The Guardian September 13, 2000


Editorial:
Restoring the Olympic spirit

The opening ceremony in the main Olympic Stadium at Homebush, Sydney on 
Saturday 16, will mark the official opening of the 25th Olympic Games to be 
held in the modern era. The original Olympics were held in Greece from 776 
BC to 394 AD, a period of more than 600 years. The original Olympics were a 
contest among the young men and women of Greece in sport, poetry and music 
and are credited with bringing conflicts to an end during the period of the 
Games. For 1500 years, no Olympic Games were held. They were revived only 
in 1896 but far from stopping wars, the Games were suspended during WW1 and 
WW2.

In the post-WW2 period, the Games became a victim of the Cold War with 
boycotts imposed by the US and other countries against the 1980 Moscow 
Olympics and the machinations which led to Sydney receiving the vote for 
the present Games over the other contender, Beijing. Heaven and earth was 
moved, (by that one should read the exercise of vote buying), to ensure 
that Beijing, which had been the foremost contender for the 2000 Games, 
should be eliminated.

Irrespective of the good intentions of the overwhelming majority of the 
world's people, the young sportsmen and women who come to contest their 
skills, the modern Olympics have become largely captured by big 
corporations and by governments that use the Games to promote nationalistic 
sentiments. The Australian Government has used the occasion to give the 
Federal Government powers to bring troops onto the streets of Australian 
cities.

The big corporations become sponsors by putting up relatively small sums of 
money while the people, through the particular governments of the time, are 
called upon to put up the shortfall that runs into millions upon millions 
of dollars.

So we have Telstra, McDonalds, Nike, UPS and many other big corporations as 
sponsors. In return, they get Olympic contracts and reap many millions in 
profits in return for their sponsorship dollars.

The sponsors also buy some of the sportsmen and women who emblazon their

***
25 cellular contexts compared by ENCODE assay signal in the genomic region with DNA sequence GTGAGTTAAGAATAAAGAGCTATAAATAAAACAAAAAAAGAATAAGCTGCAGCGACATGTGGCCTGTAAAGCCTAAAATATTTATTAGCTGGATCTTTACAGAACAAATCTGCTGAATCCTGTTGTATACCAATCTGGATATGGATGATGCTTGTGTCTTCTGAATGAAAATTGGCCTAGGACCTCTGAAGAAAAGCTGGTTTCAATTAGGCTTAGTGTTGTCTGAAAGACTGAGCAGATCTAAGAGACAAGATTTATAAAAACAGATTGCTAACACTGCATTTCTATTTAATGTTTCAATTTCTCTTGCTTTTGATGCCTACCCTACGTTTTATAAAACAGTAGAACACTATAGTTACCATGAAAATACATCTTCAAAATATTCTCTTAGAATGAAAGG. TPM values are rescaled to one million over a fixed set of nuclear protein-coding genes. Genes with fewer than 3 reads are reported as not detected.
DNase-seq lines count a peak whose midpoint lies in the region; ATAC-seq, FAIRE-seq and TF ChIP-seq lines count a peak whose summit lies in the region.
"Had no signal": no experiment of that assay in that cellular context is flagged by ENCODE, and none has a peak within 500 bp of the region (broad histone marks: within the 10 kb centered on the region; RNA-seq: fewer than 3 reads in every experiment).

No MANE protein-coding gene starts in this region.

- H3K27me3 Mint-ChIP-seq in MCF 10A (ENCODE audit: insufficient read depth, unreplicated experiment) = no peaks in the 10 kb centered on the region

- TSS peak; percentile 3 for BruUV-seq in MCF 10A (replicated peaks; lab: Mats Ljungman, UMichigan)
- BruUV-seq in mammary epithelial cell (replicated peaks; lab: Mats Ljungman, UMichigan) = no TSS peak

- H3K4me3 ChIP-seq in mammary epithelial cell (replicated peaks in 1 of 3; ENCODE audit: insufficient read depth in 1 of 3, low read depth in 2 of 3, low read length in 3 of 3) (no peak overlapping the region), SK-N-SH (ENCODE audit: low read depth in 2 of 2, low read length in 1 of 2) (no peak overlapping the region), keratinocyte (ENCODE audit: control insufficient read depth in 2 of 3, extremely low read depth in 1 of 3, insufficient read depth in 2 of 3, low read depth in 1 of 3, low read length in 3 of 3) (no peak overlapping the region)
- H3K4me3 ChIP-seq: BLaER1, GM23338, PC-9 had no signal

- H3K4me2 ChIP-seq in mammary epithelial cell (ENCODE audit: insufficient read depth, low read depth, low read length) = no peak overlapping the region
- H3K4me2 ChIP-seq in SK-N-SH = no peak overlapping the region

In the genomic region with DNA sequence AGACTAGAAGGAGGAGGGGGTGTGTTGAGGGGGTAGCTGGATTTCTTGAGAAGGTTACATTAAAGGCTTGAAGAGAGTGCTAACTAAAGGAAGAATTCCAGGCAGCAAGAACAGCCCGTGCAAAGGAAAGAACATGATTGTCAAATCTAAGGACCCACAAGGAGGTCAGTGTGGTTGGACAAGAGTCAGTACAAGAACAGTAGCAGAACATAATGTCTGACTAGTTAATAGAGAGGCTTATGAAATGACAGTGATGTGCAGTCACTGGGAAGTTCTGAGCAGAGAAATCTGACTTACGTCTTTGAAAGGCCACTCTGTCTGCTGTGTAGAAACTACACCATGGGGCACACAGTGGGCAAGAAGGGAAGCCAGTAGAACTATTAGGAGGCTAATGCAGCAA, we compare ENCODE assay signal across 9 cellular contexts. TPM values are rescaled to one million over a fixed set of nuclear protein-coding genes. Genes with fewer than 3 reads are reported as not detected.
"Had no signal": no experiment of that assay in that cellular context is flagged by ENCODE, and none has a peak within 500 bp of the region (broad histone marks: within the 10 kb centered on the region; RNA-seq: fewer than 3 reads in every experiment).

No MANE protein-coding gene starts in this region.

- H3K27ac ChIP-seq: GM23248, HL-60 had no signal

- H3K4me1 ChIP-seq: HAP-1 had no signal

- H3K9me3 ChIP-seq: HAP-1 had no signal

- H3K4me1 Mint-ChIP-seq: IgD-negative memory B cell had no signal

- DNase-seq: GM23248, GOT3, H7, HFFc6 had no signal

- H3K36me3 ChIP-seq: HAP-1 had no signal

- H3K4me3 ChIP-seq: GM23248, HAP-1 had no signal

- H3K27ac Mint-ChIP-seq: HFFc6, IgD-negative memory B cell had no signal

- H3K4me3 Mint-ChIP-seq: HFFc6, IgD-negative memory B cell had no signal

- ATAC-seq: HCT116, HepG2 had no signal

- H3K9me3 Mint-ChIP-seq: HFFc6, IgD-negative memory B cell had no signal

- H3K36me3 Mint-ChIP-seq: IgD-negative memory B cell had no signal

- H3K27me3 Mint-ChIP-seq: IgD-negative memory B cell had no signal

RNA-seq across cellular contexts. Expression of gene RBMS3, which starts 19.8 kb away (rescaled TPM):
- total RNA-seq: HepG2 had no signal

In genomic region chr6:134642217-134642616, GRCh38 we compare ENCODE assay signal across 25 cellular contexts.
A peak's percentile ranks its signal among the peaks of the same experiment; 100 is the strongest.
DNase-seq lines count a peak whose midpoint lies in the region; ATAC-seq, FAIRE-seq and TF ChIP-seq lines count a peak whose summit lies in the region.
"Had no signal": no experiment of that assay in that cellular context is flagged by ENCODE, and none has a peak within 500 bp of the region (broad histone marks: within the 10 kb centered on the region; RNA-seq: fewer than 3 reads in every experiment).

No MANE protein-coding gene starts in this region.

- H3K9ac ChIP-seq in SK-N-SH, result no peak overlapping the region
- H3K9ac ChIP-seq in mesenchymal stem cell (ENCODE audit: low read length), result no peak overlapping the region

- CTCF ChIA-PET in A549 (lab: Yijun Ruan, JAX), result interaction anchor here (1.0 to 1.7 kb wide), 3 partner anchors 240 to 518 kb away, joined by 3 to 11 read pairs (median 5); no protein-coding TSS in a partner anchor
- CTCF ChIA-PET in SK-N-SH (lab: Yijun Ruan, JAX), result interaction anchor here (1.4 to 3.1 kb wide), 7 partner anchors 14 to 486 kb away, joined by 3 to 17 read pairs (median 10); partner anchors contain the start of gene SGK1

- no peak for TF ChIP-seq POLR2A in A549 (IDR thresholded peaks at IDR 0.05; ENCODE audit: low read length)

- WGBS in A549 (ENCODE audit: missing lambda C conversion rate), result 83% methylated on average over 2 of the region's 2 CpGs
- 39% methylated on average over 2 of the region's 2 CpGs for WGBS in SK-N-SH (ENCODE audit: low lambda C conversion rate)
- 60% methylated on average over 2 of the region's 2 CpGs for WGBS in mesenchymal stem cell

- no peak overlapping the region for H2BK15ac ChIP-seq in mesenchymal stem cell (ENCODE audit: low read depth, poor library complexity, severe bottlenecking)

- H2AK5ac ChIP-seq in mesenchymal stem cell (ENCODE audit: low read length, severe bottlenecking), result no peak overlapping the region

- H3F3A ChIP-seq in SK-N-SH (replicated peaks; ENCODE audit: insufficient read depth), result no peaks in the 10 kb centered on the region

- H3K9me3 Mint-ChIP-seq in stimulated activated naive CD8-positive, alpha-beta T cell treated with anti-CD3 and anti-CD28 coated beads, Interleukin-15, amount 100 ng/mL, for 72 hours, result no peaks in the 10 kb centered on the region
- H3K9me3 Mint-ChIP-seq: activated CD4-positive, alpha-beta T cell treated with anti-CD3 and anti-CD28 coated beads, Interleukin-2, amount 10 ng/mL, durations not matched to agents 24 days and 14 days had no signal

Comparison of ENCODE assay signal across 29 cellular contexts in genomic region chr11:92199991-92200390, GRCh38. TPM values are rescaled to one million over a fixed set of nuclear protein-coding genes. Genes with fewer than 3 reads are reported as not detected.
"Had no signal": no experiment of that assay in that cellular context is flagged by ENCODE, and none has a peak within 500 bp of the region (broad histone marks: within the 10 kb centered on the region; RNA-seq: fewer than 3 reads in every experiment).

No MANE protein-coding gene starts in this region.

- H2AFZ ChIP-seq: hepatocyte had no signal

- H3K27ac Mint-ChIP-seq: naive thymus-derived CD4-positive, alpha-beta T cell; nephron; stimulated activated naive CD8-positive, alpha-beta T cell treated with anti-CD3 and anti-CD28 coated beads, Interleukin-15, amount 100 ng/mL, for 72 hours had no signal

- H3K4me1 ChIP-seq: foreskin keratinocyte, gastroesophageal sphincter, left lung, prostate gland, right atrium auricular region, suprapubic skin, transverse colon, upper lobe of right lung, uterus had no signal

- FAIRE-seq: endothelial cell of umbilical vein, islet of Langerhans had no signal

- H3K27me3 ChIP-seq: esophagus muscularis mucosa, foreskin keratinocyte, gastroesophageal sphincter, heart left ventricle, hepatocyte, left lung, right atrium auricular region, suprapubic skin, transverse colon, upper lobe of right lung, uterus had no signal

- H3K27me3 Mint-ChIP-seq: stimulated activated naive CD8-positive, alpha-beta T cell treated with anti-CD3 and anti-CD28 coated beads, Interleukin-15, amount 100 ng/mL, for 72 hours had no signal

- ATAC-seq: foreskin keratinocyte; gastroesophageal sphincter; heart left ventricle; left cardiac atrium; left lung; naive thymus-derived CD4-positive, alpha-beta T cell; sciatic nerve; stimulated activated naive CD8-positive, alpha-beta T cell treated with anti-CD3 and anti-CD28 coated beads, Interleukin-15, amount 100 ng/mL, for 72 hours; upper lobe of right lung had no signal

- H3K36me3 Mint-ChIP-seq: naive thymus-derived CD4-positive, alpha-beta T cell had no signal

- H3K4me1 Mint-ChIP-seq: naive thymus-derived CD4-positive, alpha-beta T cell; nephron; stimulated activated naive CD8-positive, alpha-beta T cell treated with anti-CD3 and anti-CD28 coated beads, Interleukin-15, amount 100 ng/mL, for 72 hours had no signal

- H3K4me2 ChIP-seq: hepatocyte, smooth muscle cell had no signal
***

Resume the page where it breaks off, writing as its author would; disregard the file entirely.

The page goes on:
tracksuits with the names of this or that corporation. Channel 7, the 
Packer-owned station, is given exclusive rights to transmit the Games, 
while McDonalds is given exclusive food rights at the various Games 
facilities. McDonalds have about doubled their normal prices in exchange 
for this "privilege".

In this climate, it is not surprising that the International Olympic 
Committee, and doubtless, various national Olympic committees have become 
shot through with corruption. Only a small part of this has been exposed 
and it will never be thoroughly rooted out while the Games continue to be 
an opportunity for commercial interests to take over the running in so many 
important respects. The first fully privatised Games were those held in 
Atlanta which set up a private Olympic Committee.

The modern Olympics have been captured by the Western imperialist powers 
that use their economic power to ensure that the Games are held in 
countries acceptable to them. Of the 25 Games actually held in the modern 
era, 14 were held in Europe and six in North America. American cities have 
hosted no less than four Olympic Games. Only two Asian cities have held the 
Games, Africa none and South America none.

Undoubtedly the Sydney Olympics will be a magnificent spectacle. 
Overwhelmingly the sportsmen and women are imbued with the true Olympic 
spirit of sportsmanship.

Sooner or later the Games will be rescued from the corporations and the 
nationalism that has been assiduously cultivated to the point where the 
only thing that matters is for this or that national sportsperson to win a 
gold medal.

The private enterprise system will have to be replaced in many more 
countries before that transformation is achieved. When that is achieved, 
however, it will be possible to hold the Olympic Games in the spirit of the 
Greek Olympiads of ancient times.

The Olympic Oath reads: "I promise that we shall take part in these Olympic 
Games, respecting and abiding by the rules which govern them, in the true 
spirit of sportsmanship, for the glory of sport and the honour of our 
teams."
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